Letters of Life

The Myth That Is Mauritius

Like a carbochon embedded in a tiara of islands in the Indian Ocean, Mauritius has long been something of a myth to me.

Some 40 years ago, my mother’s youngest sister married a Chinese Mauritian doctor she’d met while in nursing school in London. They settled down in Mauritius. At a time when people travelled at most regionally, they visited Singapore often when I was growing up, and the word “Mauritius” was as much a part of my childhood vocabulary as it remained an exotically remote  island as perhaps Guam or Fiji are to most people.

Through the years, it maintained its mythic status by remaining a relatively expensive destination.

Tomorrow will be my first time travelling with my mum to this fabled island of azure waters, powder white sand, wildlife, and  hidden waterfalls.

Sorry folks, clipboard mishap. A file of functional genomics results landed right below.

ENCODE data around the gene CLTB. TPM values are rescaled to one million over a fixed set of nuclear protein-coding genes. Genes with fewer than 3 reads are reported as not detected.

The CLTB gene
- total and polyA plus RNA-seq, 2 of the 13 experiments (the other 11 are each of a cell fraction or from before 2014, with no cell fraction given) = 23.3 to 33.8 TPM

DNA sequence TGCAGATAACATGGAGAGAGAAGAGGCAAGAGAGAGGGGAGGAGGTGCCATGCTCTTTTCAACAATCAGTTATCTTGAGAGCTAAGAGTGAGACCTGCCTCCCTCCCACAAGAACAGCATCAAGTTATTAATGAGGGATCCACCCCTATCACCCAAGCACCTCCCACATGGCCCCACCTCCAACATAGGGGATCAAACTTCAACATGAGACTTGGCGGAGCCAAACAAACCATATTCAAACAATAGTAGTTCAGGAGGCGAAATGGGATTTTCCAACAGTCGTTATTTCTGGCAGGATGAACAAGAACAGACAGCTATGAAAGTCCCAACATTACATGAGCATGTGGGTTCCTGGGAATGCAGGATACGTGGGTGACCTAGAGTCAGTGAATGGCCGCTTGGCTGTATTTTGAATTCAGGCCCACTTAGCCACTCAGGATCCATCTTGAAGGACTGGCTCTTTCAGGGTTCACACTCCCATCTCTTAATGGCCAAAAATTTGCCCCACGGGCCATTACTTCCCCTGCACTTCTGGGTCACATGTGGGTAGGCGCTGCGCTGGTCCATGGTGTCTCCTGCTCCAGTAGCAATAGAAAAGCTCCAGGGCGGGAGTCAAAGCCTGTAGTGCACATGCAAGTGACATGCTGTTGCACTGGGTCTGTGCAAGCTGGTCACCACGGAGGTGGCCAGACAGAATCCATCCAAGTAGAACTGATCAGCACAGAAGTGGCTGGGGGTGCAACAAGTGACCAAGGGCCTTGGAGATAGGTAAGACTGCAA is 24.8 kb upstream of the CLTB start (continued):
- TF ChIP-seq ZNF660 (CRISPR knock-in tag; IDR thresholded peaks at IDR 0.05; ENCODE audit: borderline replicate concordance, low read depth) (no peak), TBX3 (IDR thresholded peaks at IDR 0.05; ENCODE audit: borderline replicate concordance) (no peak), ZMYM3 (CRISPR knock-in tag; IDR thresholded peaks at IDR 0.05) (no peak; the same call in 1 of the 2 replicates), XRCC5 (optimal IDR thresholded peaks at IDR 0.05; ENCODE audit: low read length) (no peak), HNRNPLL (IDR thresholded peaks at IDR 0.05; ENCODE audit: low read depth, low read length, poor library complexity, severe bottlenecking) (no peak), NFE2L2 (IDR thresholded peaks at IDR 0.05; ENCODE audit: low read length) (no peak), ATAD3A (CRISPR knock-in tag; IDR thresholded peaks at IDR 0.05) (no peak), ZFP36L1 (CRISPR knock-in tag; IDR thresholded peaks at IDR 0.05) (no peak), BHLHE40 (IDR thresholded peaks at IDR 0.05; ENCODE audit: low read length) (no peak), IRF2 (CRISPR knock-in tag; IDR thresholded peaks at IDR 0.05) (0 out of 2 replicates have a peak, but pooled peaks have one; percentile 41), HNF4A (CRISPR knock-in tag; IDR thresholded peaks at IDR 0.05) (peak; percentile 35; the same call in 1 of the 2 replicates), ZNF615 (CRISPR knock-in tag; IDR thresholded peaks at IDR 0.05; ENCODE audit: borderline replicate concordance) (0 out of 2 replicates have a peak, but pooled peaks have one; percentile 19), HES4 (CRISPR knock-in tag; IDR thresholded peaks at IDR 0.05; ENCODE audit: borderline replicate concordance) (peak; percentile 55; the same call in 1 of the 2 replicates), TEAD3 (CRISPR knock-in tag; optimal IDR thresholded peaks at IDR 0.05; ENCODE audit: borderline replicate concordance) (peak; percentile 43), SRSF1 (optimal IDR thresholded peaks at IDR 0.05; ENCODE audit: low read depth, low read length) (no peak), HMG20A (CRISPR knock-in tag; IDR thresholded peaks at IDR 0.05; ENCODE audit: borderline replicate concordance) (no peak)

Coincidentally, a musician friend who travels the world on global missions will be there this very same weekend.

The coincidence is so remarkable as to make it quite an unlikely one, for this trip was unplanned at my end, and the travelling minister is a globetrotter who plans his world itinerary well in advance.

Yesterday, he might have been in Kuwait flying today into Kuala Lumpur. Three days later, it’s Kyrgyzstan. It could well be North Korea several days later.

So when I discovered he was going to be in this little island-nation in the middle of the vast Indian Ocean on the same weekend as I, I didn’t take the news lightly.

And I am way psyched, more than I should, at the idea that maybe, if everything works out, I could find myself swimming with the dolphins.

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